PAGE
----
Title: The Fault In Our Stars.
Author: John Green.
Publisher: Dutton Books.
Published Date: January 10, 2012.
"Diagnosed with Stage IV thyroid cancer at 12, Hazel was prepared to die until, at 14, a medical miracle shrunk the tumours in her lungs... for now.
Two years post-miracle, sixteen-year-old Hazel is post-everything else, too; post-high school, post-friends and post-normalcy. And even though she could live for a long time (whatever that means), Hazel lives tethered to an oxygen tank, the tumours tenuously kept at bay with a constant chemical assault.
Enter Augustus Waters. A match made at cancer kid support group, Augustus is gorgeous, in remission, and shockingly to her, interested in Hazel. Being with Augustus is both an unexpected destination and a long-needed journey, pushing Hazel to re-examine how sickness and health, life and death, will define her and the legacy that everyone leaves behind."
Even though I like this cover, I wish it reflected the story more than it does.
Everyone has problems, and no one's life is perfect. Maybe financially, family or health wise, everyone has their own issues and difficulties. In The Fault In Our Stars, the main character Hazel has her own set of issues. At 12 she was told she had cancer in her lungs, Hazel was told she wasn't going to live much longer. Getting another chance at 14 the tumor in her lungs shrunk.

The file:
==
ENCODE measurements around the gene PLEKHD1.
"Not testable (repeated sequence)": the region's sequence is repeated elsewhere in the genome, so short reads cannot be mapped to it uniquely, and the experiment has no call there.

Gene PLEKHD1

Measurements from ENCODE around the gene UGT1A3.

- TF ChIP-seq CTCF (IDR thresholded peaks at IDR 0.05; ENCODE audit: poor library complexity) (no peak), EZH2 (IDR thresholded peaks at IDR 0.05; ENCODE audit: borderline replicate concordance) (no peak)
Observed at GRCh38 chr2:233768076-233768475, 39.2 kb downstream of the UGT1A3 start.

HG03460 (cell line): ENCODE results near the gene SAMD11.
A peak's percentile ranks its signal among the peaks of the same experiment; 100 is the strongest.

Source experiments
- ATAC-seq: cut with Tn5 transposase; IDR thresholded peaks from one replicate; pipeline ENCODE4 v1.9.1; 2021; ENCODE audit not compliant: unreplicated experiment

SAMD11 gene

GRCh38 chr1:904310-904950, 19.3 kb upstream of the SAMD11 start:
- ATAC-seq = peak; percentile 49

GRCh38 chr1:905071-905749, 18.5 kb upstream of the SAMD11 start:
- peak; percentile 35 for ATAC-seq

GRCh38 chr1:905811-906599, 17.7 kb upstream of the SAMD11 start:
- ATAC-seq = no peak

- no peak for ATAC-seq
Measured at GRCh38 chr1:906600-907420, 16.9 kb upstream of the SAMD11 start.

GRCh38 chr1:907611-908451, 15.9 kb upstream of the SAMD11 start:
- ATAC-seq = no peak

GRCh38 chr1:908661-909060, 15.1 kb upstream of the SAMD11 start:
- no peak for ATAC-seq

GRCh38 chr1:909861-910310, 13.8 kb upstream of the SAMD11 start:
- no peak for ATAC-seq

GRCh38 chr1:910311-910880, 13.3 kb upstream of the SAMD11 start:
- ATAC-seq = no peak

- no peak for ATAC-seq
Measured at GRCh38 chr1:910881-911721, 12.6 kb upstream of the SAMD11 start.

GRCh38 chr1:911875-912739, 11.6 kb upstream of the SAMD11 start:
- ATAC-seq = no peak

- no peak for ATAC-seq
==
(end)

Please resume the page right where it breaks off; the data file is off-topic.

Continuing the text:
Besides spending her afternoons watching the newest episodes of America's Next Top Model, Hazel also attends a cancer support group for teens! Where she meets a cute friend of a friend named Gus, who himself, recently over came cancer, but sadly lost his leg in the battle.
Hazel and Gus waste no time becoming close, and already share some common interests; reading and poetry (not America's Top Model). Going on their own journey (literally across the world) and having the time of their lives', but things aren't like what they seem to Hazel. The world around Hazel does a 360, and her life changes completely.
I already knew The Fault In Our Stars was going to be extremely sad, but the ending wasn't anything like I expected! Not at all! One part that made me feel that way, was when Hazel described how the support group leader would read off a list, that had previous members who passed away from their disease, at the end of every session. That must be really upsetting, being in that support group, just hopping your name won't be on there anytime soon.
This is the first book from John Green that I've read, but I do plan on reading a few more, if you like any in particular please let me know!